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Wednesday, July 18, 2018

World Birth Defects Day today: Focus on Zika virus and birth defects

Scientists underscore need to set up birth defects registries; Sassoon hospital to start one in city.

Written by Anuradha Mascarenhas | Pune | Updated: March 3, 2016 12:10:29 am

The importance of World Birth Defects Day on March 3 has been underscored after global attention turned towards the Zika virus, and scientists around the world are investigating the possible association between Zika virus infection and microcephaly.

Although congenital microcephaly is a rare birth defect, the suspected association with Zika virus infection during pregnancy underlines the need to establish birth defects surveillance in India, Dr Anita Kar, Director, Inter Disciplinary School of Health Sciences, University of Pune, told The Indian Express.

Kar along with Prajkta Bhide have submitted their research paper that has been published on February 23 this year in the online bulletin of World Health Organisation. The prevalence of microcephaly-affected births was calculated as the total number of babies (both live born and stillborn) with microcephaly per 10,000 births.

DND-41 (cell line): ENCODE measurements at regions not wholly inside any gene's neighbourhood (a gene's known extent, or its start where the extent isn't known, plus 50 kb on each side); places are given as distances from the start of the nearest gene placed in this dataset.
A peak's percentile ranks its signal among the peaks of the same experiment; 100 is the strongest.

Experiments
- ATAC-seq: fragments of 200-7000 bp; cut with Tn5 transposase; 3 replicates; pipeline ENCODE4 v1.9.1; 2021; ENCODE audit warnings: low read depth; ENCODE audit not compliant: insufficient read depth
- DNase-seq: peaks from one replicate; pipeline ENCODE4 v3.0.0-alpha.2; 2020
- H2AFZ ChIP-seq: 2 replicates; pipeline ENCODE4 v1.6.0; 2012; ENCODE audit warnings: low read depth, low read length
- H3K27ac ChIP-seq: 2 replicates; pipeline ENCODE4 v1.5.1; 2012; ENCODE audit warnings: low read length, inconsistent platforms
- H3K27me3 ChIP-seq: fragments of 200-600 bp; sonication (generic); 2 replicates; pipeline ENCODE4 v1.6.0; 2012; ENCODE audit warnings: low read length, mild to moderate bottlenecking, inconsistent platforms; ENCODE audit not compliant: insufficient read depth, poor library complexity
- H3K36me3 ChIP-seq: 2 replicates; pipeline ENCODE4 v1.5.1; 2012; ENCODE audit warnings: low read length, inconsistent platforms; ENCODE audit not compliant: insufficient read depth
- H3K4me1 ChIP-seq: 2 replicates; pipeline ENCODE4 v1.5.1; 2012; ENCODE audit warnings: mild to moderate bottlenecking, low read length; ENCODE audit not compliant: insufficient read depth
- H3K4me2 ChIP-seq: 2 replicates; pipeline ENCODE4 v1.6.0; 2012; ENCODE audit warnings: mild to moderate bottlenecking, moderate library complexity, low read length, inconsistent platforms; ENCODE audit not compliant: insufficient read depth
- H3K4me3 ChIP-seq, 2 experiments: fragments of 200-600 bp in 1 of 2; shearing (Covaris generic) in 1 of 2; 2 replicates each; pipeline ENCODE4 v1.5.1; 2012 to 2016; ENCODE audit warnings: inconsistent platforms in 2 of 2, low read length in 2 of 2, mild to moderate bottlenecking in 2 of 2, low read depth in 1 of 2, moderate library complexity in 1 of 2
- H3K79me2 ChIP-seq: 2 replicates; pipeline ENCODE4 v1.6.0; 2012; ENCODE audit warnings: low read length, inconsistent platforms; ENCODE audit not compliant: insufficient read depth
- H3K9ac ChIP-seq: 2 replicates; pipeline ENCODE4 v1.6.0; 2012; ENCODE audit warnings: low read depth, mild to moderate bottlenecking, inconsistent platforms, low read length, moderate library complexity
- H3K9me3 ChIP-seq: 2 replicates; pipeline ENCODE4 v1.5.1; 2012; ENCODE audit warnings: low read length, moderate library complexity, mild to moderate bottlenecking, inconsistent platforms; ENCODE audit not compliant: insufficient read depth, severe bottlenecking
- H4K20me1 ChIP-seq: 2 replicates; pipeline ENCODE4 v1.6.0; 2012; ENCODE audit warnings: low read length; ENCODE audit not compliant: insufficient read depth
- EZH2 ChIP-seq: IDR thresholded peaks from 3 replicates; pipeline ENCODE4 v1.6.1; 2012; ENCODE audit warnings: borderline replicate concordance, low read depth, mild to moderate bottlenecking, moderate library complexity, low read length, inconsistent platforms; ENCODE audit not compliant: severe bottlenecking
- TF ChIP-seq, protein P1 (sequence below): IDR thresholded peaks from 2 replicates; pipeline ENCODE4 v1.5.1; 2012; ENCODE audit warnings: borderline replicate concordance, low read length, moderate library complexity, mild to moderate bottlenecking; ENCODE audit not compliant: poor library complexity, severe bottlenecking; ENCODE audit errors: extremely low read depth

Based on their research that analysed several studies on birth defects in India, they estimated that one in 4,348 births will be affected with microcephaly in India. Assuming an annual occurrence of 25,595,000 births, the data estimates 5,887 babies with microcephaly will be born every year in India.

The suspected association between Zika virus infection during pregnancy and microcephaly reported from Brazil has been of special concern in India, where both vectors, A aegypti and A albopictus are abundant and responsible for endemic transmission of dengue and chikungunya. In view of the increased risk, Kar told The Indian Express that an important international conference on birth defects will be held in mid-March.

Birth defects refer to a group of diverse congenital conditions, which are responsible for stillbirths, neonatal deaths, chronic medical conditions and disability. Due to their low prevalence and high mortality, birth defects are not considered to be a significant health problem in India, points out Dr Aarti Kinikar, a member of the state expert committee on communicable diseases.

While there are few registries that record data on the number of birth defects, as part of the Government of India’s surveillance effort, BJ Medical College and Sassoon general hospital has been identified by Maharashtra state to set up a birth defects registry. The registry provides data on six common birth defects among babies.

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